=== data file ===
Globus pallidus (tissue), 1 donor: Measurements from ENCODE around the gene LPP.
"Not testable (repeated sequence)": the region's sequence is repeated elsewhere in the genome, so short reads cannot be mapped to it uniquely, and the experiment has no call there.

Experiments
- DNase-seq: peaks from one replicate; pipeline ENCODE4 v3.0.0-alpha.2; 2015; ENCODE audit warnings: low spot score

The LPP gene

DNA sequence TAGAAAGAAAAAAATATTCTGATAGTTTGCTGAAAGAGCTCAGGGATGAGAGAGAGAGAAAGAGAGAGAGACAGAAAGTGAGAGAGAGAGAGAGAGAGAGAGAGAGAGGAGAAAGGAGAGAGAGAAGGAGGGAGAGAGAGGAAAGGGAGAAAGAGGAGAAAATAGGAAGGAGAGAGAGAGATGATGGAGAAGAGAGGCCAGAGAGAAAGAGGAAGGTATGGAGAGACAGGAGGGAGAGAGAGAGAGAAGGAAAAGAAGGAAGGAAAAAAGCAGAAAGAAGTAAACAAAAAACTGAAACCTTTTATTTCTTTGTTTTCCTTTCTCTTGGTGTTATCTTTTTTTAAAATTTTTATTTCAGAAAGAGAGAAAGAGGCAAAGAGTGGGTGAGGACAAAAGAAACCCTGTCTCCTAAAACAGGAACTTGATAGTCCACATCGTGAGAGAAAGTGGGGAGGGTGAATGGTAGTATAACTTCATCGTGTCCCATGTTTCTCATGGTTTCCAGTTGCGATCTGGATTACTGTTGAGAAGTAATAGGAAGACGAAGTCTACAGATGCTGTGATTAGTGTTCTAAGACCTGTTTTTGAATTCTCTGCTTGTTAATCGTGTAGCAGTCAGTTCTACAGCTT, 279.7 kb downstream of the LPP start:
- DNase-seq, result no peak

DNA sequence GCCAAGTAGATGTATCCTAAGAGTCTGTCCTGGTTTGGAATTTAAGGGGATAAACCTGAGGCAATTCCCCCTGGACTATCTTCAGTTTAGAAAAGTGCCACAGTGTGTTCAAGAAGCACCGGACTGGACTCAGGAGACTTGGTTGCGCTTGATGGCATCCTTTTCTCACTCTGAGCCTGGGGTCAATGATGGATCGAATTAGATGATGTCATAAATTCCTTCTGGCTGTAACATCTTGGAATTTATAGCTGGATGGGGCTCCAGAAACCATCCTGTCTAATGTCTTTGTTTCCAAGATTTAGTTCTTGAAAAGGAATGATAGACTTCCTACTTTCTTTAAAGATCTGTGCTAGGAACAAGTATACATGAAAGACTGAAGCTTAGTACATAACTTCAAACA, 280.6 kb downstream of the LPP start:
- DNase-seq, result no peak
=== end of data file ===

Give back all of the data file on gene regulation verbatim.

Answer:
Globus pallidus (tissue), 1 donor: Measurements from ENCODE around the gene LPP.
"Not testable (repeated sequence)": the region's sequence is repeated elsewhere in the genome, so short reads cannot be mapped to it uniquely, and the experiment has no call there.

Experiments
- DNase-seq: peaks from one replicate; pipeline ENCODE4 v3.0.0-alpha.2; 2015; ENCODE audit warnings: low spot score

The LPP gene

DNA sequence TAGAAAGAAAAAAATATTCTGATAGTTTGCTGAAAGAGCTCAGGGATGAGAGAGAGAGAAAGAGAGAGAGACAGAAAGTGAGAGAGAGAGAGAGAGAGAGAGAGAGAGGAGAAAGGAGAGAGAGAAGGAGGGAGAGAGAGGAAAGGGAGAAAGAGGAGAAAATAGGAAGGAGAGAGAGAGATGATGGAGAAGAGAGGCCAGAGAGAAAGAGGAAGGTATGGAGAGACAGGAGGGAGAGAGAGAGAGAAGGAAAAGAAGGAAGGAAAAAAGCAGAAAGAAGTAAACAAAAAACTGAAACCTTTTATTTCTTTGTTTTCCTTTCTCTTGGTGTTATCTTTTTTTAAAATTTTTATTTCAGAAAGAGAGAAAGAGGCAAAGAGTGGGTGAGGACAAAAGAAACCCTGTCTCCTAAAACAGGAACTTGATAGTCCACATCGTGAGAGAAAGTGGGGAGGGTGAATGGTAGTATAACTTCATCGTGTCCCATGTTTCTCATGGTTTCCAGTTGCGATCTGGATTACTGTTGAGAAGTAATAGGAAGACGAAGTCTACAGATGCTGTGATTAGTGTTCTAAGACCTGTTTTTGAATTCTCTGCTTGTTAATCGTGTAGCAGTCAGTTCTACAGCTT, 279.7 kb downstream of the LPP start:
- DNase-seq, result no peak

DNA sequence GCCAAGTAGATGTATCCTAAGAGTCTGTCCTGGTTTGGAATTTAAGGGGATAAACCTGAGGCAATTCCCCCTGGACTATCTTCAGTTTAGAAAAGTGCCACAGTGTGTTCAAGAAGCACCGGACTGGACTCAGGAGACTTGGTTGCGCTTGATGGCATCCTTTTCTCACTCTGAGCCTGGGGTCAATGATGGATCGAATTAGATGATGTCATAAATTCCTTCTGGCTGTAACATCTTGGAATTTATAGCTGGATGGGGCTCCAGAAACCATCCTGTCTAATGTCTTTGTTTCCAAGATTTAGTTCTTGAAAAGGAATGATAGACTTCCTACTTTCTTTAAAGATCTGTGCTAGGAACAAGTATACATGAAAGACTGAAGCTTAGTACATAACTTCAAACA, 280.6 kb downstream of the LPP start:
- DNase-seq, result no peak